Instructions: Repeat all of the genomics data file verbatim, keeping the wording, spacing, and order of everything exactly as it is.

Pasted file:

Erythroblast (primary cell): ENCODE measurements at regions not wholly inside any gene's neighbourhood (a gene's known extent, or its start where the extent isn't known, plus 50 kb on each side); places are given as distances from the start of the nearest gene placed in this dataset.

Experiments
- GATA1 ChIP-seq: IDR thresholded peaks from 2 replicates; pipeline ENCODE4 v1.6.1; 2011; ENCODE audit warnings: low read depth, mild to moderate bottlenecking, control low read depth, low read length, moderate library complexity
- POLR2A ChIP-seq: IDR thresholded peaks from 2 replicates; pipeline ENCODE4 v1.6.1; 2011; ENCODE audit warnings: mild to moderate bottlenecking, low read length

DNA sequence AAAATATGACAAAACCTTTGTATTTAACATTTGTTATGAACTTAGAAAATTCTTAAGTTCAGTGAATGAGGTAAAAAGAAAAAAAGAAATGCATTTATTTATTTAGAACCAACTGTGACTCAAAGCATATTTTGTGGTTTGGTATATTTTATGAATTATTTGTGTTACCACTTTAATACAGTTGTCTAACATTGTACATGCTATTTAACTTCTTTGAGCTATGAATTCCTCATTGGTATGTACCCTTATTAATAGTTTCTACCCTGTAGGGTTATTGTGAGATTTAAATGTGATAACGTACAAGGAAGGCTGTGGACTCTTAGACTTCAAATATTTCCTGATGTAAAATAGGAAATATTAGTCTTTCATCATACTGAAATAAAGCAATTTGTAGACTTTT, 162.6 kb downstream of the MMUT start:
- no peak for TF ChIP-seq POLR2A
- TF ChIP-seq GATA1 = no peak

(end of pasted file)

Erythroblast (primary cell): ENCODE measurements at regions not wholly inside any gene's neighbourhood (a gene's known extent, or its start where the extent isn't known, plus 50 kb on each side); places are given as distances from the start of the nearest gene placed in this dataset.

Experiments
- GATA1 ChIP-seq: IDR thresholded peaks from 2 replicates; pipeline ENCODE4 v1.6.1; 2011; ENCODE audit warnings: low read depth, mild to moderate bottlenecking, control low read depth, low read length, moderate library complexity
- POLR2A ChIP-seq: IDR thresholded peaks from 2 replicates; pipeline ENCODE4 v1.6.1; 2011; ENCODE audit warnings: mild to moderate bottlenecking, low read length

DNA sequence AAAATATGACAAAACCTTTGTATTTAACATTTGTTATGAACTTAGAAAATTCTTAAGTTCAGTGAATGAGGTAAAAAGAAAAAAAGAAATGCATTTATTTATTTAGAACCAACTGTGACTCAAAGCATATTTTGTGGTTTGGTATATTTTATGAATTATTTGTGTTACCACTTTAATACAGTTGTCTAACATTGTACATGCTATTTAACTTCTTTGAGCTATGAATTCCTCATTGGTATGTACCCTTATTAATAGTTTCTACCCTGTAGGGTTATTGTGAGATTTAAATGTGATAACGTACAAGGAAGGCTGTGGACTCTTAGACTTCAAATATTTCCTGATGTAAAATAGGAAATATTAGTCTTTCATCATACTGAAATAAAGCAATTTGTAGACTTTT, 162.6 kb downstream of the MMUT start:
- no peak for TF ChIP-seq POLR2A
- TF ChIP-seq GATA1 = no peak